President Cyril Ramaphosa says he “categorically denies” allegations that he has violated his oath of office.
This as the independent Section 89 panel – formed to look into the robbery at the Phala Phala game farm – found that the President may have seriously violated sections 96(2)(a) of the Constitution and Section 34(1) of the Prevention and Combating of Corrupt Activities (PRECCA) Act.
“I have endeavoured, throughout my tenure as President, not only to abide by my oath but to set an example of respect for the Constitution, for its institutions, for due process and the law.
“I categorically deny that I have violated this oath in any way, and I similarly deny that I am guilty of any of the allegations made against me,” President Ramaphosa said.
In a statement, the Presidency said it “noted” the report of the panel which was handed over to National Assembly (NA) Speaker Nosiviwe Mapisa-Nqakula on Wednesday.
“The s89 process has presented an unprecedented and extraordinary moment for South Africa’s constitutional democracy. The conclusions of the panel require careful reading and appropriate consideration in the interest of the stability of government and that of the country.
“The Presidency appreciates that according to the rules of the National Assembly, the NA needs to consider the report and determine the most appropriate way forward.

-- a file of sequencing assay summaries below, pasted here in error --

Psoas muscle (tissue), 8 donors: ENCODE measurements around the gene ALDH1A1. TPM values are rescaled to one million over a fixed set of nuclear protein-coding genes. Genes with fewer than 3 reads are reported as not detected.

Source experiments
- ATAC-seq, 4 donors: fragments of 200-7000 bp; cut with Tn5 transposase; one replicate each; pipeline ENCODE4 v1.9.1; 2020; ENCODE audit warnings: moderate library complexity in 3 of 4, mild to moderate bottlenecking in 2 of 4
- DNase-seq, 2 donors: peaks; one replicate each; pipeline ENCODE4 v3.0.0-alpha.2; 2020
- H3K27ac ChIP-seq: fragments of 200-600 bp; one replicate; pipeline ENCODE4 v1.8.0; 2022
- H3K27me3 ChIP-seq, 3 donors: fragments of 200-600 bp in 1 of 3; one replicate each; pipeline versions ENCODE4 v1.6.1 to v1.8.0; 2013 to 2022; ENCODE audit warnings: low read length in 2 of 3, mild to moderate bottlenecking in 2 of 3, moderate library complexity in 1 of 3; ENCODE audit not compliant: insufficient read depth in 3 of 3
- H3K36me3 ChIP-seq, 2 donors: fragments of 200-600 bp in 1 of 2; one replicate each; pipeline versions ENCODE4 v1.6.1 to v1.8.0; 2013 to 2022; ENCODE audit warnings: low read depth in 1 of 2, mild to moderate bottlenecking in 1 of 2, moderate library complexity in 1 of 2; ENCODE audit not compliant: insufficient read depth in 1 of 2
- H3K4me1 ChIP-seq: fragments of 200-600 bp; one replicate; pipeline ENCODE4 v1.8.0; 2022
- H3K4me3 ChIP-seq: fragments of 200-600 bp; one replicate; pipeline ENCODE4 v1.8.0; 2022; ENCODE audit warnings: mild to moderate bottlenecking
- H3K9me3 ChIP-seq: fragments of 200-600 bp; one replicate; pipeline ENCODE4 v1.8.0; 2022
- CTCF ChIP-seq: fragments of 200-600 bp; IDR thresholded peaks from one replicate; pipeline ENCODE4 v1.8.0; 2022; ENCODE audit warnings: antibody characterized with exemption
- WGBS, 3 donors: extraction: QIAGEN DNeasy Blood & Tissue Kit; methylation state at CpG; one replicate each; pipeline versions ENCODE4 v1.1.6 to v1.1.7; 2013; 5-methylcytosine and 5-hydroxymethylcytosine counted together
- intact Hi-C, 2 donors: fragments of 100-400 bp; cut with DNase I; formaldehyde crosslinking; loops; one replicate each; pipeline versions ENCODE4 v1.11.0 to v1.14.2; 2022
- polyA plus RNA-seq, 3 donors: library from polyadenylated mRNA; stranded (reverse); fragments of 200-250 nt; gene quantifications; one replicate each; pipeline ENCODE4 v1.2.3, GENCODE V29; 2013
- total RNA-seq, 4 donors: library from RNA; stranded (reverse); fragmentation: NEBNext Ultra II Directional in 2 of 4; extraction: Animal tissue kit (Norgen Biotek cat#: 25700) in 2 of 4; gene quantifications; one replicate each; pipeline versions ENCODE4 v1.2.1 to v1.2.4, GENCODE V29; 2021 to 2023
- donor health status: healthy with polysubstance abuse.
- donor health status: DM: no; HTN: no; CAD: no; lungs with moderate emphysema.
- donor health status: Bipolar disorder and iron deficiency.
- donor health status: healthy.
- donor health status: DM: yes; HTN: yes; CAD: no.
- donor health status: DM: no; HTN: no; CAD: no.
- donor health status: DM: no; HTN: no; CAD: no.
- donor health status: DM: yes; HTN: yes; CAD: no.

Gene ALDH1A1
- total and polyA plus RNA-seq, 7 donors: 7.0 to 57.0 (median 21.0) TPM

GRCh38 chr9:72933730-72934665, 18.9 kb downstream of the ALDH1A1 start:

“The President is giving consideration to the report and an announcement will be made in due course,” the Presidency said in a statement on Wednesday evening.
Earlier in the day, the Speaker said the NA will consider and adopt a resolution on the report of the Section 89 independent panel into President Cyril Ramaphosa on Tuesday next week.
The panel investigated whether there is sufficient evidence to show that President Ramaphosa violated any grounds of impeachment set out in Section 89 of the Constitution linked to his conduct related to a robbery at his Phala Phala game farm in 2020.
The section provides that a sitting President can be removed on these grounds:
serious violation of the Constitution or the law
inability to perform the functions of office